Overcharging can leave borrowers out of pocket.
Paying more than you legally owe on a home loan sounds like the stuff of financial nightmares. Yet some borrowers are being overcharged thousands of dollars because of errors made by banks.
Overcharging commonly occurs when mistakes are made by a lender in setting up an offset account linked to a home loan.
Great care also needs to be taken when restructuring loan finance, both on your own home and with investment property. It’s vital to ensure any interest-rate discount that’s meant to be part of a new loan actually materialises.
The non-delivery of negotiated discounts – such as those offered on premium and professional home-loan packages – is a big problem area, according to mortgage brokers.
Only the reckless fail to scrutinise their mortgage statements. You can’t rely on your lender to discover any mistakes. If you don’t check the lender’s interest calculations and query any figures that seem wrong, it’s quite possible you’ll go on paying more than you are legally obliged to for decades.
An offset account is a transaction account with the same financial institution with which you have a home loan. You deposit your income into the account and the daily balance is offset against the amount owing on your home loan.
You only pay interest on the outstanding balance. For example, if you have a loan of $180,000 and a balance of $10,000 in your offset account, you will pay interest on $170,000. It’s a way to minimise your taxable income, pay off your mortgage early and still have access to your funds.
But bank staff can make mistakes in crediting offset earnings to a home loan. Although banks say such mistakes are unusual, Mortgage Watchdog, which sells mortgage-checking software, estimates home-loan borrowers are overcharged up to $300 million a year. It also says 80 per cent of errors favour banks.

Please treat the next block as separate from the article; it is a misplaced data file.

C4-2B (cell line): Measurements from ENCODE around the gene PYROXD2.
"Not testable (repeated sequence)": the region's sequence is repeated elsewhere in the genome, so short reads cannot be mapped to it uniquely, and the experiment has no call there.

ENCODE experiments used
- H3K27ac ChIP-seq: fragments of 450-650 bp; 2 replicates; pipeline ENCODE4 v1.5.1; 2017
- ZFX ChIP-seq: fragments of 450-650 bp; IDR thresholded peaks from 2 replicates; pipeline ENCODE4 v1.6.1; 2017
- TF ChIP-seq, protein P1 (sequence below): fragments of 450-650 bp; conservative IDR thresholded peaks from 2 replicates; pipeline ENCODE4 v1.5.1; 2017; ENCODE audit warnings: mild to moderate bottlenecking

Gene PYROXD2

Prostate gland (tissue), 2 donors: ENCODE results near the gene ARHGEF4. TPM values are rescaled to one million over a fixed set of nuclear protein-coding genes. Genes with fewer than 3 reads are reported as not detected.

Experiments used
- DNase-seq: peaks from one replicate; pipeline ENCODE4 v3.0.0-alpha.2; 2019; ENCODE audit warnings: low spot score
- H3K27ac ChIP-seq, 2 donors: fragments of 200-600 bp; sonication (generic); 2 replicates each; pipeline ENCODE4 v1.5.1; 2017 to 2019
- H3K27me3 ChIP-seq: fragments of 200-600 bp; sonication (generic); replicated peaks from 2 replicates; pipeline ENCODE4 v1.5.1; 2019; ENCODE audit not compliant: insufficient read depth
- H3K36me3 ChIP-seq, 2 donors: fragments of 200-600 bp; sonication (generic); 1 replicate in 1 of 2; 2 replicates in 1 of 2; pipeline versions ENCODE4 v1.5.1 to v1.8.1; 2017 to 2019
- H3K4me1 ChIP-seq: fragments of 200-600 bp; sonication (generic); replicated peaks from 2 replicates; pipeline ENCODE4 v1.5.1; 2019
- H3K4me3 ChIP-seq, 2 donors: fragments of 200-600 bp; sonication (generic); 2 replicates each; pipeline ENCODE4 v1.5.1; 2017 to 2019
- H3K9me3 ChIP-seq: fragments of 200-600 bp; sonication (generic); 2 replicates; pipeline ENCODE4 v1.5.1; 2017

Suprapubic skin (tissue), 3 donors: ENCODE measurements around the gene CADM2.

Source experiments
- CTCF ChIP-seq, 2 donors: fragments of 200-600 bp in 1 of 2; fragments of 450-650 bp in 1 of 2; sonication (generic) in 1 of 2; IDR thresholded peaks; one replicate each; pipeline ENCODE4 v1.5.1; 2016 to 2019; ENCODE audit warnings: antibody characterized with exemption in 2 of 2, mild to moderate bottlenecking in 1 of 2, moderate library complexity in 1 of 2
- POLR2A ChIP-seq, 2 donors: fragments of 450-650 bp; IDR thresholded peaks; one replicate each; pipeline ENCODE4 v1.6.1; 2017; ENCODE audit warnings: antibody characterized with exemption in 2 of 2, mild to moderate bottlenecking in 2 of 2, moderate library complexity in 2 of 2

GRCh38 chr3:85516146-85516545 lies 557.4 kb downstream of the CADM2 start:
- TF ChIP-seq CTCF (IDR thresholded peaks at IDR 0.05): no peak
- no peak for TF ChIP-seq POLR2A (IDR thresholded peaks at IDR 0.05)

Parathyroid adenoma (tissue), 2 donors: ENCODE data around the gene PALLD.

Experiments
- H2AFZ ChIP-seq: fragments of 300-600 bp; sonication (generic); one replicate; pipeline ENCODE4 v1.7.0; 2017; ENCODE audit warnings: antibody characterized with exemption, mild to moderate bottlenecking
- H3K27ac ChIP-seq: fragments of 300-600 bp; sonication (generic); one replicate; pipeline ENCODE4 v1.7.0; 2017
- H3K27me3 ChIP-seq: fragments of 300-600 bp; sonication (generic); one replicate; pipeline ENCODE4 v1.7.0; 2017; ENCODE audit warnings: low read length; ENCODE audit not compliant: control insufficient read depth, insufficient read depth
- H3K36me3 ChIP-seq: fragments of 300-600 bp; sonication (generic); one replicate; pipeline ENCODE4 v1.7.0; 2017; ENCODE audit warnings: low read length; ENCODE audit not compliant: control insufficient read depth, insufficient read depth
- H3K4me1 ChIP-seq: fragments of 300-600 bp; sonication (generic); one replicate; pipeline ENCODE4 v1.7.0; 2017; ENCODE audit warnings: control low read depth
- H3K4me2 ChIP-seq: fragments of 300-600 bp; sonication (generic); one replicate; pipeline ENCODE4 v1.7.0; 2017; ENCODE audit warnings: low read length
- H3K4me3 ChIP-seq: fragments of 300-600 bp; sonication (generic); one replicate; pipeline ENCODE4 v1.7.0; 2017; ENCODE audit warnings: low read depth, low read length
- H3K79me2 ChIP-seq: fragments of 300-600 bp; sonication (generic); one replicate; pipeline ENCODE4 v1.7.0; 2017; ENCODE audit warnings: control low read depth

The senior corporate affairs manager of broker group Mortgage Choice, Kristy Sheppard, says most errors occur at the start of a loan.
She says there are no fines or disincentives for banks that overcharge, so consumers have to take the initiative.
“Borrowers need to make sure they keep an eye on their lender and on the way the lender charges interest,” she says. “You should check that the correct repayments are being taken out and that the offset account is having what looks to be the right effect on the loan.”
Overcharging seems to be becoming more widespread due to the new complexity of the home-loan market. Competition in banking has given Australians a huge choice of loan products.
You can select from a range of basic variable-rate loans that are far more flexible than they were in the 1990s and which are now packaged with ongoing rate discounts, plus offset and redraw facilities. Then there is a plethora of fixed-rate, split-rate, interest-only and line-of-credit loan deals.
The trend to “tailored” loans, which often involve setting up linked accounts, means there is great potential for error. Someone at the bank has to physically link an offset account to a home loan, which perhaps explains why offset accounts have the highest incidence of reported errors.
Line-of-credit loans are another key source of errors because of the high level of transaction activity associated with these loans.
This month has been designated “Mortgage Health Month” by the Australian Securities and Investments Commission. ASIC is encouraging people to use its MoneySmart website, which offers advice on dealing with financial stress, as well as a mortgage switching calculator.
It pays to remember that keeping a loan in good shape is not only about being able to pay it off. You also have to keep an eye on your lender and be ready to ask for an “interest reconstruction” if you suspect something has gone awry.